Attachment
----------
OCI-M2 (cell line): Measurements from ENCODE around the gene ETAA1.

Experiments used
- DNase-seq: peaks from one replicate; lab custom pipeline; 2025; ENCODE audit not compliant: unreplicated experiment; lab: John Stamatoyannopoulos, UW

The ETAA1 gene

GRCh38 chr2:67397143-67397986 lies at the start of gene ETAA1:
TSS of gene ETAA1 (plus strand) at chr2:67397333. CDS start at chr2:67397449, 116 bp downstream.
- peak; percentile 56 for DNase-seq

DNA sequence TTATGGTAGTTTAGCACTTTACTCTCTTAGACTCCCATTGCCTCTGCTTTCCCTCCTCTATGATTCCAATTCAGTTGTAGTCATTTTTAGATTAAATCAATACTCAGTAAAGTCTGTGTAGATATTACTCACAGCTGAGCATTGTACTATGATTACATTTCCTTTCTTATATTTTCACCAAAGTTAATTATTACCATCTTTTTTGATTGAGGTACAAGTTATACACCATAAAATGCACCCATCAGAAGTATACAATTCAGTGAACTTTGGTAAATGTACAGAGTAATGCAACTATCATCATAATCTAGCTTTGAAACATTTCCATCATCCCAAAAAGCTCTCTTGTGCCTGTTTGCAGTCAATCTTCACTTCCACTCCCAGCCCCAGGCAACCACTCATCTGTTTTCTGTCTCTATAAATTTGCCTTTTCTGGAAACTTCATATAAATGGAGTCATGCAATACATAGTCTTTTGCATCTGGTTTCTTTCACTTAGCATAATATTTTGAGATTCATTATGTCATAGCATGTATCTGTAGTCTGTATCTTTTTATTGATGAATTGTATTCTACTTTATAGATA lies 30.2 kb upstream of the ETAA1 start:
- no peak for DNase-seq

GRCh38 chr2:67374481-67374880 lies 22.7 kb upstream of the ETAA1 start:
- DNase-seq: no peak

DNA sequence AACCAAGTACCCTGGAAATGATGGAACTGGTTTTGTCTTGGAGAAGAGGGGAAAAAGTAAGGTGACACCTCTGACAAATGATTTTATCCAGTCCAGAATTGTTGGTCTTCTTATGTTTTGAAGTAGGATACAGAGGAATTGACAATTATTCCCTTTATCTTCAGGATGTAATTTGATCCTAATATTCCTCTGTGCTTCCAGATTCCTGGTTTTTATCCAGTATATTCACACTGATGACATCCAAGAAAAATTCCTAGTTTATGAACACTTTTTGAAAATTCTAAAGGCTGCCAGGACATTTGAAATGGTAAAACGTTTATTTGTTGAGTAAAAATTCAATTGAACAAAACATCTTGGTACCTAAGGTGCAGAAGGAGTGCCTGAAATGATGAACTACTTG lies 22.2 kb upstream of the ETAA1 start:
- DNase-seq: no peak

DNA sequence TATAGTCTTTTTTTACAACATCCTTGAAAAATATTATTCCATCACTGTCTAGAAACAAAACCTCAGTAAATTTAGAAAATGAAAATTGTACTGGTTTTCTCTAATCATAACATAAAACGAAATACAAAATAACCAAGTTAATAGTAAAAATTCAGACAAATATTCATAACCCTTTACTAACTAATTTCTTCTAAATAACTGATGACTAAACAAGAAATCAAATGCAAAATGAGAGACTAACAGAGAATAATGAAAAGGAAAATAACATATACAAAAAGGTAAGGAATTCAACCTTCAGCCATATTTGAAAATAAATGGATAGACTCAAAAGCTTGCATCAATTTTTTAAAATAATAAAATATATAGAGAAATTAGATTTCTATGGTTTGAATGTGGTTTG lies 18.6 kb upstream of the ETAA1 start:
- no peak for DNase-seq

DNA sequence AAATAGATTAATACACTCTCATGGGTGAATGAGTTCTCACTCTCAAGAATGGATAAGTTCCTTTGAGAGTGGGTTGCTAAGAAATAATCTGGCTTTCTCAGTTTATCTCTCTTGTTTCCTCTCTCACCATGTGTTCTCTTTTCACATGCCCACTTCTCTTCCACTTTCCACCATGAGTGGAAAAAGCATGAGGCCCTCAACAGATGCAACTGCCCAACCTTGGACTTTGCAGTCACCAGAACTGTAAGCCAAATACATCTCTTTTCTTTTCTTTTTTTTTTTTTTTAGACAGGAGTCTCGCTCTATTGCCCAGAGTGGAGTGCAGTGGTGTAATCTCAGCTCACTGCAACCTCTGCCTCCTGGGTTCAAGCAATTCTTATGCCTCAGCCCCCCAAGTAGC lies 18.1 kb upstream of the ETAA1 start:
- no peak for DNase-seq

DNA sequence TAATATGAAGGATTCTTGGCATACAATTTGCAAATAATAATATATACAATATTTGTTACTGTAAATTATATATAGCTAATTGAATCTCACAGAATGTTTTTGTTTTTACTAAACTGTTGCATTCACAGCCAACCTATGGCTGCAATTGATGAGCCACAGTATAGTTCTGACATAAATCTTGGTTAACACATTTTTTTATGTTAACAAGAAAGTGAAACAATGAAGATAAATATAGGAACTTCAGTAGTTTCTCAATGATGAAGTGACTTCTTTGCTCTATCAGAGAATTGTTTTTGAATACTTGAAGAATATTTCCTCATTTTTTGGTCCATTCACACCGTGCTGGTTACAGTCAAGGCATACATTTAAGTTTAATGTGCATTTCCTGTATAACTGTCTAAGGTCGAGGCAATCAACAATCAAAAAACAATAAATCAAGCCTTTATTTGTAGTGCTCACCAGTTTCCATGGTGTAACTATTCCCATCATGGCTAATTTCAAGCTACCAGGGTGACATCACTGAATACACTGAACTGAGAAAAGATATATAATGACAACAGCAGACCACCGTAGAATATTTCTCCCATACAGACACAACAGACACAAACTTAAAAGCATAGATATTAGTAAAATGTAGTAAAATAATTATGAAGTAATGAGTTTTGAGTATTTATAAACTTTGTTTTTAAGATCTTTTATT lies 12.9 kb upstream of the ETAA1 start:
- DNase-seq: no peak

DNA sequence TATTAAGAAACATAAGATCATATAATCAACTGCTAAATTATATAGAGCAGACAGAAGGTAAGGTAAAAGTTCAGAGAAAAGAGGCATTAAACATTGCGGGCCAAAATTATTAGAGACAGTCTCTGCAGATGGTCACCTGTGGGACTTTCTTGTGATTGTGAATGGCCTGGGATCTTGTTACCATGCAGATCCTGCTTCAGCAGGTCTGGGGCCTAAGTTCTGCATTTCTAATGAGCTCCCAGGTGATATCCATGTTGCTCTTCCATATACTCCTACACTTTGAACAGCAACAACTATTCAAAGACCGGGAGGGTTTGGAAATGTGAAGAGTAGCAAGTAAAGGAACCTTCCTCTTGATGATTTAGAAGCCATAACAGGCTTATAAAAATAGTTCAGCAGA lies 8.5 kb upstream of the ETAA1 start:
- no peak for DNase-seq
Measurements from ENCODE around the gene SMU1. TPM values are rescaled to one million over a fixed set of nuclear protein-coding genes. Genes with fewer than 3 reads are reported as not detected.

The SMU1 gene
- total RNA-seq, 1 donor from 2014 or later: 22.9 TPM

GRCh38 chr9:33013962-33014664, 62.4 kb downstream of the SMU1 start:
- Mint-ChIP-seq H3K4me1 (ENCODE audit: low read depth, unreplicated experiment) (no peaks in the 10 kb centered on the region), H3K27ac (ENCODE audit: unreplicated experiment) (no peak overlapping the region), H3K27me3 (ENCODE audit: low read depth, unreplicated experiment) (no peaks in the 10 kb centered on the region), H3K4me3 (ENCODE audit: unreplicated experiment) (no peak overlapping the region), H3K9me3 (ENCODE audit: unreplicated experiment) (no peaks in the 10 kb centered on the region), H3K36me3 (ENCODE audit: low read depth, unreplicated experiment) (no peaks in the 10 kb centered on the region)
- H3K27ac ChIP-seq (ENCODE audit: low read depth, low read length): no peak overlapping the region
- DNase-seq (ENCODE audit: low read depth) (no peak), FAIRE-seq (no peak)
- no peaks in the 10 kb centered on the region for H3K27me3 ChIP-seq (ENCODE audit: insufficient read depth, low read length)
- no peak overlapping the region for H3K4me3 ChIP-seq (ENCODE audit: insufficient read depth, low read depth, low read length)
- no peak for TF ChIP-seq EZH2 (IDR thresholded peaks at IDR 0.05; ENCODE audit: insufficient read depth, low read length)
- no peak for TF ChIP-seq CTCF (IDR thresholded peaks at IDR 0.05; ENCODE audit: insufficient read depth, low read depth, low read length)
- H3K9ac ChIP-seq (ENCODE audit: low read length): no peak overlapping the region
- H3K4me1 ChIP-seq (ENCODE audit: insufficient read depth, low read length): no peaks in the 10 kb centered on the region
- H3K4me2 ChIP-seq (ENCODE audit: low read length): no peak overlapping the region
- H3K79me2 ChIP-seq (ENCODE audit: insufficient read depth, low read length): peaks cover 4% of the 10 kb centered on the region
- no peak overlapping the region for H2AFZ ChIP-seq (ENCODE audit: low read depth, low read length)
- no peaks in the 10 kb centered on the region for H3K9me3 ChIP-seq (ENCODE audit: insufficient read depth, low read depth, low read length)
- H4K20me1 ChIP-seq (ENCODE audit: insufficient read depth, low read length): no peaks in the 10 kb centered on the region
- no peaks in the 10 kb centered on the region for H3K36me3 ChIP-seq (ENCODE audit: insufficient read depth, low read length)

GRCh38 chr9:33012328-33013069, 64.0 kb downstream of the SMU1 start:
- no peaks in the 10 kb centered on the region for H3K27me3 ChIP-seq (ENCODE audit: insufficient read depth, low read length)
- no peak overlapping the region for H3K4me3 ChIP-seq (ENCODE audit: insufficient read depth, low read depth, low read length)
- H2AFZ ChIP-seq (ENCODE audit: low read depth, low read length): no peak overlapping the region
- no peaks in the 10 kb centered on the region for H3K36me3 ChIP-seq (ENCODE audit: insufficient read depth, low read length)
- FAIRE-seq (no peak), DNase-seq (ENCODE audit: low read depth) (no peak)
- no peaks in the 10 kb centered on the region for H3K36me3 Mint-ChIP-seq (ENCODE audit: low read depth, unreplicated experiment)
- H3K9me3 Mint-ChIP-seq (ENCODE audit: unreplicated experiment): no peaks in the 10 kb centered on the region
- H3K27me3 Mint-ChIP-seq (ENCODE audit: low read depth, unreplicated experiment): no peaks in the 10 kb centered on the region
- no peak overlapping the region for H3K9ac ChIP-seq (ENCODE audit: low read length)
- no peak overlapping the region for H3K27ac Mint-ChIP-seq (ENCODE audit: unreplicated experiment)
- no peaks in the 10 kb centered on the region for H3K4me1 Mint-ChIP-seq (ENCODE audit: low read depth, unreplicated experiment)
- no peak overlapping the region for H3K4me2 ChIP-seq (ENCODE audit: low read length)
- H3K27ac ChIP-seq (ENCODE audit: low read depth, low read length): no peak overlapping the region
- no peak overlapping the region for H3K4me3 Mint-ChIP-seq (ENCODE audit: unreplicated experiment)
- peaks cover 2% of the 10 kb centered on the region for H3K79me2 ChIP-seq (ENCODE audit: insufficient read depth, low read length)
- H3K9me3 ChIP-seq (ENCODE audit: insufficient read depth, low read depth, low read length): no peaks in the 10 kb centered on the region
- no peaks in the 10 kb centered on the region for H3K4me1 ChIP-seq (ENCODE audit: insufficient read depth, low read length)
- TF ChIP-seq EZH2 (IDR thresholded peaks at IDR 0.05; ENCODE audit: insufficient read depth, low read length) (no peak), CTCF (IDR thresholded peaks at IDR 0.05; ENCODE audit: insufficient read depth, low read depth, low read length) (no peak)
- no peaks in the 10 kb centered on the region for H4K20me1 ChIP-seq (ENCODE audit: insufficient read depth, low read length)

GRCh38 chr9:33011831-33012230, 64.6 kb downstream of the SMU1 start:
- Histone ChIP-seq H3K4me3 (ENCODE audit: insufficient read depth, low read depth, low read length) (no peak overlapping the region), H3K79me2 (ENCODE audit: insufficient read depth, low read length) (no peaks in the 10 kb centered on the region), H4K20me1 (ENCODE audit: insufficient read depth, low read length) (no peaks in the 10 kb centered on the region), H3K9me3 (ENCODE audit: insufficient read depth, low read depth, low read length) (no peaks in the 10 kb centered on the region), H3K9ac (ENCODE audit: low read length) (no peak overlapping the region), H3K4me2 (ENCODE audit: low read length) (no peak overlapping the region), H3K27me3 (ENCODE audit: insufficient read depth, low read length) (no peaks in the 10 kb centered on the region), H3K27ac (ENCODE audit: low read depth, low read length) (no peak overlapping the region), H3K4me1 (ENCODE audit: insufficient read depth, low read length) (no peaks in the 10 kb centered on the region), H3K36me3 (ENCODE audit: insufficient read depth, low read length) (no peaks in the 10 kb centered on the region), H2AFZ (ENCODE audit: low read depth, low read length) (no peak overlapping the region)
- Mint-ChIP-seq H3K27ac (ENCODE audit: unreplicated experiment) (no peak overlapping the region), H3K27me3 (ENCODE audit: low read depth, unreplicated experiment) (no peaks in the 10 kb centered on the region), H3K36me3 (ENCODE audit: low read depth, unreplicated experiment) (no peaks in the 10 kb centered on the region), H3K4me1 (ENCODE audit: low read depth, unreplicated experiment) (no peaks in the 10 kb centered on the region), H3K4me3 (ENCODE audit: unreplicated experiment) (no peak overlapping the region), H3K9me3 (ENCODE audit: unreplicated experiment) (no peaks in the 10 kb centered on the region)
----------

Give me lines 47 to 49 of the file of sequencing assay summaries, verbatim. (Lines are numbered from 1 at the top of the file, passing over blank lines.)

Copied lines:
- no peaks in the 10 kb centered on the region for H3K36me3 Mint-ChIP-seq (ENCODE audit: low read depth, unreplicated experiment)
- H3K9me3 Mint-ChIP-seq (ENCODE audit: unreplicated experiment): no peaks in the 10 kb centered on the region
- H3K27me3 Mint-ChIP-seq (ENCODE audit: low read depth, unreplicated experiment): no peaks in the 10 kb centered on the region